The Legal Examiner Affiliate Network The Legal Examiner The Legal Examiner The Legal Examiner search feed instagram google-plus avvo phone envelope checkmark mail-reply spinner error close
Skip to main content
| Shapiro, Appleton & Washburn

What happens in fatal car wrecks? Like most other states, North Carolina has a wrongful death statute. Under this law, an experienced attorney can provide a family compensation for their loss.

Direct economic losses in wrongful death cases are compensable. These items include funeral and burial expenses, medical bills, air-rescue costs and so on. Many victims do not die right away, and so direct economic losses can also include rehabilitative care, nursing home care, and other such expenses.

These costs are high but may be minuscule when compared to the pecuniary loss the family suffers, not only in terms of future lost income but also in terms of the loss of household services. The surviving spouse and the next of kin – anyone who could have inherited property from the deceased – are eligible for compensation. In calculating the “pecuniary injury,” a jury may consider:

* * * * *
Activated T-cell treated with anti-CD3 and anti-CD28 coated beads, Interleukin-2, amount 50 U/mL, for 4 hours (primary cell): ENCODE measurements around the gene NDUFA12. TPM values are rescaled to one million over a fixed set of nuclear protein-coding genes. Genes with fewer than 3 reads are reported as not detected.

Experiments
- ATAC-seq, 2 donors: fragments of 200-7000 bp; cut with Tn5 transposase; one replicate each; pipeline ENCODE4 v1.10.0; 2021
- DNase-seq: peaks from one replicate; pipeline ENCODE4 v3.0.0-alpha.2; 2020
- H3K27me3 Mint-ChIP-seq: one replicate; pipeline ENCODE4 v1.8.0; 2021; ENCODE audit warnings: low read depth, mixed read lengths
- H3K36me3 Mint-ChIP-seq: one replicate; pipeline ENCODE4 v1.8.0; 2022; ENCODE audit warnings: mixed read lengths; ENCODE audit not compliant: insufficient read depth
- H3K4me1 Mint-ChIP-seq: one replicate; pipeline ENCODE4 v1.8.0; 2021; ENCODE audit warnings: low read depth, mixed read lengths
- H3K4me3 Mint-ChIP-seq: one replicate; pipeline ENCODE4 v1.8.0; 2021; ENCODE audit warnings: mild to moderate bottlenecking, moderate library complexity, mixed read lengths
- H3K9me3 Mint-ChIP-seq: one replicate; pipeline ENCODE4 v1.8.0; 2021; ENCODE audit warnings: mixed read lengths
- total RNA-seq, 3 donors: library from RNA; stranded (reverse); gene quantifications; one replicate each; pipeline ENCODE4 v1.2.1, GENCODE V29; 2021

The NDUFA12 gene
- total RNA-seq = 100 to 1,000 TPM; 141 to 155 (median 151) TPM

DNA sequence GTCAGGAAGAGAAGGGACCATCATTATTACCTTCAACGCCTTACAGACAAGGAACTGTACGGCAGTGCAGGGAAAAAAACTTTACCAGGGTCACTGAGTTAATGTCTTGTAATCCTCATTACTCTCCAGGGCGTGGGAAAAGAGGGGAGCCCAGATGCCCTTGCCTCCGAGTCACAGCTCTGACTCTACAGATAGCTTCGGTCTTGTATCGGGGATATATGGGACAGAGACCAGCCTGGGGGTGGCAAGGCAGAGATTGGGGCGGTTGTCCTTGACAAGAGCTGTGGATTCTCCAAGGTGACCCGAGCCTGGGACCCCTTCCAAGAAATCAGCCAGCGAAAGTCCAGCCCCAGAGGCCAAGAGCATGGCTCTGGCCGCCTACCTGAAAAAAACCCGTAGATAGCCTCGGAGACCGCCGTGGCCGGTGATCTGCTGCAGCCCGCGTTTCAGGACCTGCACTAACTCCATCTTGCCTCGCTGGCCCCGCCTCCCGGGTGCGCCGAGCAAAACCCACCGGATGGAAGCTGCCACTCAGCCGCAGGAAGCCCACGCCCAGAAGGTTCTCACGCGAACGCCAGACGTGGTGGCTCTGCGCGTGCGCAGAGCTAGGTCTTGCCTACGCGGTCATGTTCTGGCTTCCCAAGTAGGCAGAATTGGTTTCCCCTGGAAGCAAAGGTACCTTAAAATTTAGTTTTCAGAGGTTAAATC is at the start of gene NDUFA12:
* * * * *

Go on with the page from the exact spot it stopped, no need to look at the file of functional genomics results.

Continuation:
• The amount of goods, money, and services the decedent generally contributed in the past,
  • The amount of goods, money, and services the decedent customarily would likely have contributed in the future,
  • The decedent’s age, sex, and overall health, of the decedent,
  • The decedent’s overall habits and occupational abilities,
  • The relationship between the decedent and the plaintiff(s), and
  • The plaintiff(s)’ grief, sorrow and mental suffering.

An attorney often partners with an expert witness to help the jury determine the decedent’s future income potential and the value of the decedent’s future household services. In addition to simple mathematical calculation, the jury must determine the decedent’s likely career path, including the possibility of promotions.

Some other states openly bar damages for pain and suffering, under the theory that such a claim belonged to the deceased person and no one else. Illinois includes this component in the calculations because the family feels the emotional loss of their loved one and should be compensated for that loss by the negligent defendant. Depending on the circumstances, punitive damages may also be available. For example, in a car accident, a jury may find that the defendant exhibited a reckless indifference for the safety of others when she drove through a stoplight at full speed during rush hour.

No amount of money can truly compensate a family for such a devastating loss, but fair compensation can assuage the grief. For a free consultation with experienced North Carolina car accident attorneys, contact our law firm.


Comments are closed.